Individual Differences in Social Navigation

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Individual Differences in Social Navigation

Kristina Höök, Jarmo Laaksolahti, Martin Svensson, Annika Waern


Box 1263, S-164 29 Kista, Sweden


{kia, jarmo, martins, annika}


Social navigation has been proposed as a means to aid users to find their way through information spaces. We present an on-line grocery store that implements several different as-pects of social navigation.

In an initial study, we found that social trails seem to appeal to one group of users while another group is alienated by them. We discuss the implications for design of social navi-gation.


Social navigation, on-line shopping, recommender systems INTRODUCTION

In a typical on-line grocery store, there will be 10.000 dif-ferent products to choose from. Navigating such a space is not only time-consuming but can also be boring and tedi-ous. We have designed an alternative store, based on ideas from social navigation [1]. In a social navigation design other users’ actions are visualised in the interface. It can be through direct contact with other users, as in chatting. It can be through trails or footprints, that is, the object bears signs of how it has been used by others. Or, finally, through how the information space is structured, as in recommender systems. Much in the same way as we consult or follow the trails of other people in the real world for solving different tasks, we also try to support this in the virtual world. But does social navigation ‘work’? What are appropriate designs that are not perceived as intrusive or unhelpful? We conducted a small-scale study where we tried to determine whether users are influence by the actions of others (as visualised in our on-line grocery store), and how they feel about this “intrusion”.


Through on-line grocery stores, users can order food to be delivered to their doorstep. The task of composing a shop-ping list is a tedious task in most of the existing services. In one of our user studies we found that subjects spent in aver-age 12 minutes composing a shopping list consisting of only 10 items [2]. We also found large individual differ-ences, where for example elderly subjects spent twice as much time as younger subjects (15.5 versus 8.6 minutes in average).

We decided to base our on-line store on recipes rather than having to search for each product separately. Through

choosing a set of recipes the user gets all the ingredients from the recipes added to a shopping list. This list can then be edited and new items added prior to the purchase. The store has been enriched with a number of different functionalities that enhance social navigation. First and foremost, the recipes themselves are ordered by collabora-tive filtering methods [3]. Recipes are recommended to customers based on what other customers have chosen. In addition to recommending individual recipes, recipes are grouped into recipe clubs. A recipe club is a place with a special theme, for example ‘vegetarian food’. Users can move around between clubs to get different recommenda-tions. The selection and ordering of recipes available in a club are also maintained by collaborative filtering methods, and reflect what visitors of the club have liked. In addition, clubs may be moderated by a club owner [3]. In addition to the recommendation functionality, users have a virtual pres-ence in the shop through icons (avatars) representing them in an overview map of the clubs. As the user moves from one club to another, the user’s avatar will be shown in the map as moving from one club to another (see fig. 1). The system also provides chat functionality, so that users can chat with other users who presently are visiting the same recipe club. Finally, we also provide social annotations in more anonymous ways: each recipe bears signs of who put it there (the author) and how many times it has been down-loaded.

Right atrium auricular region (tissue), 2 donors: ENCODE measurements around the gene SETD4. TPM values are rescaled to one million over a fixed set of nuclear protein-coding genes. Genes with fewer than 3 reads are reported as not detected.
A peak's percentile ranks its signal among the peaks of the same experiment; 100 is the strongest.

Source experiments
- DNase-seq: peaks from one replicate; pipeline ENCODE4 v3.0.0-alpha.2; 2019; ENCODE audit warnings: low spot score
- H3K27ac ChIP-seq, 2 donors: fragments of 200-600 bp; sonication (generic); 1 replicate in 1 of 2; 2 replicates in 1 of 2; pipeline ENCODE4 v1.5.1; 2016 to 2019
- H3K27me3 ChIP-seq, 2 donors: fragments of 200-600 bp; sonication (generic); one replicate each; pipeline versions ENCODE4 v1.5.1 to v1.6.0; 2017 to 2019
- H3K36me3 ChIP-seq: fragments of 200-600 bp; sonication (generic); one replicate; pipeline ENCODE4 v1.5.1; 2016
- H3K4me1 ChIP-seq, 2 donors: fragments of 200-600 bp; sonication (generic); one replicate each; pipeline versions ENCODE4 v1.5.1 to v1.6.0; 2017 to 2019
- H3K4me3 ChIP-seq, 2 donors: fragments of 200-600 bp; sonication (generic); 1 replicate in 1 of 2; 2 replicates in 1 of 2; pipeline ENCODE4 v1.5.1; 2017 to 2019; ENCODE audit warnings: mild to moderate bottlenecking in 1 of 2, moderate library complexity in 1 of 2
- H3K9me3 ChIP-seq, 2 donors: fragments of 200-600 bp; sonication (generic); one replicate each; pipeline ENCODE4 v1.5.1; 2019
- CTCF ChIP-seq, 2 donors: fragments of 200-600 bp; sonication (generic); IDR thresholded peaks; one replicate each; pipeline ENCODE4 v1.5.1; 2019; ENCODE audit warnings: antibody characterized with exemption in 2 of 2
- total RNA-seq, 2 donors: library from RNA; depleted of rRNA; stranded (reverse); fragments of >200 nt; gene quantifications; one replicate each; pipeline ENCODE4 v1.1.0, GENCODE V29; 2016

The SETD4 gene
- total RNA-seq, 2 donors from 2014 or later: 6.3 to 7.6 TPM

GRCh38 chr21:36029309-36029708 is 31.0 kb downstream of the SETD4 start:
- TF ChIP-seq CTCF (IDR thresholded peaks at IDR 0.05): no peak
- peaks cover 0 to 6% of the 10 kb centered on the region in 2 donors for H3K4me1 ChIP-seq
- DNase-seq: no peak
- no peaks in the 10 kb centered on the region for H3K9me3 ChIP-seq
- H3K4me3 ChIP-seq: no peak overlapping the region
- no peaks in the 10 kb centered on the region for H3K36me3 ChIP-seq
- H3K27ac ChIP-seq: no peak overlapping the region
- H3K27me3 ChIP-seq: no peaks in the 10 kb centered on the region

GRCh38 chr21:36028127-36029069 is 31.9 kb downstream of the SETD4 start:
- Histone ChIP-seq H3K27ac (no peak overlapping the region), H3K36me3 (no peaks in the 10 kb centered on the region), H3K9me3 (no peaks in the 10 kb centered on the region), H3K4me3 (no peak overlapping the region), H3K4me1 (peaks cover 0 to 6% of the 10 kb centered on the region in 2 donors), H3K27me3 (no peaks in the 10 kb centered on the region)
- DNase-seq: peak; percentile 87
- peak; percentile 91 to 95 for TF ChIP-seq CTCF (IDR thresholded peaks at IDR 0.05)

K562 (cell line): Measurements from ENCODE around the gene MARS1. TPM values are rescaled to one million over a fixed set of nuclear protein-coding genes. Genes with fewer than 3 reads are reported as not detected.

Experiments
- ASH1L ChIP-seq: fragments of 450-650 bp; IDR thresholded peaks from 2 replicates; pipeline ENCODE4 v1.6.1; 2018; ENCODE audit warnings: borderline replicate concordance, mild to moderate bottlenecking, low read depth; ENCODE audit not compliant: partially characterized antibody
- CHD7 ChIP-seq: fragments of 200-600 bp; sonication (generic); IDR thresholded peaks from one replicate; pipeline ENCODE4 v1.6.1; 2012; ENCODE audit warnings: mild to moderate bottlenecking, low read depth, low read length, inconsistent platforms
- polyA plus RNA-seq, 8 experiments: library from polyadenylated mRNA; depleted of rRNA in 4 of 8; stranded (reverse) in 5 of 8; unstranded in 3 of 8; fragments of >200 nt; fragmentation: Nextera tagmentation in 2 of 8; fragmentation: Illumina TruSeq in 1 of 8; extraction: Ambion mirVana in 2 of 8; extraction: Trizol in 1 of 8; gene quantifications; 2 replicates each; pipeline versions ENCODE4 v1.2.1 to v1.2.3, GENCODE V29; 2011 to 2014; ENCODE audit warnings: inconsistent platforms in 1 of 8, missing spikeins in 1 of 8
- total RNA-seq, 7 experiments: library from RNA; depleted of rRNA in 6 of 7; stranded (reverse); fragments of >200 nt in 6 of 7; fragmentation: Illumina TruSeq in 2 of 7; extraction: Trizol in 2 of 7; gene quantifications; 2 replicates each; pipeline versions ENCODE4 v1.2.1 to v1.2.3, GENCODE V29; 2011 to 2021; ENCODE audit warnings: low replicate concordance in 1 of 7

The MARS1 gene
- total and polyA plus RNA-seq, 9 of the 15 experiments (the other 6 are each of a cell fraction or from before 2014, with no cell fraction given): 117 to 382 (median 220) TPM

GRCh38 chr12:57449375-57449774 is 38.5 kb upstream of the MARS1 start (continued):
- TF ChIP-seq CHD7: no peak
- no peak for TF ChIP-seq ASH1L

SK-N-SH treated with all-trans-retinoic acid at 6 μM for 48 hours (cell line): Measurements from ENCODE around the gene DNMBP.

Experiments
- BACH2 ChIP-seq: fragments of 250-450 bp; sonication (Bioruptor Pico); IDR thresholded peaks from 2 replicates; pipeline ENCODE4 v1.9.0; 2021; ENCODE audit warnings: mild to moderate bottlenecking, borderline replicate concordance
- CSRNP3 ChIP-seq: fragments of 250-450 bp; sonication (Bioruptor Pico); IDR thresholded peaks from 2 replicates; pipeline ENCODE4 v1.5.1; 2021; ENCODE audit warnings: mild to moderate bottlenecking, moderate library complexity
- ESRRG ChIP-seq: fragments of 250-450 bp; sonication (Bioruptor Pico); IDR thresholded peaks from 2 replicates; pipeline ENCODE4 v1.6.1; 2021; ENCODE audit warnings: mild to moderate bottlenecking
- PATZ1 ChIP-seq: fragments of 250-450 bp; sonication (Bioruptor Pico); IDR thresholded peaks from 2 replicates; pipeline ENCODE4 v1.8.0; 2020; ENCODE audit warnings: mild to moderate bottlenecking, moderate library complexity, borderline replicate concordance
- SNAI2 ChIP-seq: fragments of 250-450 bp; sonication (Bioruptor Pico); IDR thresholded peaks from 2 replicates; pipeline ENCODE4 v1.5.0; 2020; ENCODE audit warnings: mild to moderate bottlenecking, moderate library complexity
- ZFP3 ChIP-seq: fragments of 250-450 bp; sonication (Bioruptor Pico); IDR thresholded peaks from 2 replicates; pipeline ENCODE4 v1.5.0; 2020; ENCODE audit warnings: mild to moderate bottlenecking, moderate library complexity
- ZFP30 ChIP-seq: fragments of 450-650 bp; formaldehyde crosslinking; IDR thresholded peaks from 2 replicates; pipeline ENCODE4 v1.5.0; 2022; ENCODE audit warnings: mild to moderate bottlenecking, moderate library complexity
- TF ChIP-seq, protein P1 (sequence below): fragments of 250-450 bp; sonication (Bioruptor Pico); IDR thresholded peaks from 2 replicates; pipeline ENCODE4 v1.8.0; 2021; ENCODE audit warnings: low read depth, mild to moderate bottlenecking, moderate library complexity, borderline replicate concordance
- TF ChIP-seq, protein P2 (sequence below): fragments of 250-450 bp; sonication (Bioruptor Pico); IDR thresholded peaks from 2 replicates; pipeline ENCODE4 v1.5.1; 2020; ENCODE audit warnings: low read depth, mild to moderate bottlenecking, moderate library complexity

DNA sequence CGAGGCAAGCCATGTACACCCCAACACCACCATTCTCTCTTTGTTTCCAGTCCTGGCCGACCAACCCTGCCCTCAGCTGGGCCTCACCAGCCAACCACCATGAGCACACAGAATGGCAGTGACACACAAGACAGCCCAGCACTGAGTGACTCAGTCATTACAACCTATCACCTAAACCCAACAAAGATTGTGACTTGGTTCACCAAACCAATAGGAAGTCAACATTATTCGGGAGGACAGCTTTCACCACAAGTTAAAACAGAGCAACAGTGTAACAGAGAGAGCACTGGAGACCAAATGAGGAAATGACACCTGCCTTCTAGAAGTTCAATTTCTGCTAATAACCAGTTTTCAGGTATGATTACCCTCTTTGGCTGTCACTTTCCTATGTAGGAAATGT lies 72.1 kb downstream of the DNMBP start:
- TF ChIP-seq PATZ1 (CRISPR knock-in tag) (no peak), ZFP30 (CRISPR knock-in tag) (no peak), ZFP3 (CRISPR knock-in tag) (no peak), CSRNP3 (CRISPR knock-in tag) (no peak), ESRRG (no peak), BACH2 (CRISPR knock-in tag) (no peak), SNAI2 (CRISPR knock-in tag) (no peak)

We believe that social navigation can contribute to the

effi-ciency of the interface from the user’s point of view, but

that is not the only important metric. Social navigation is also useful if it leads to a more pleasurable or entertaining experience, or if it increases users’ sense of satisfaction and comfort with the work they have performed.

In a study of our on-line grocery store, we tried to capture some of these issues. We focus on results concerning to what extent users felt that they were influenced by what others did, and whether this was intrusive or not.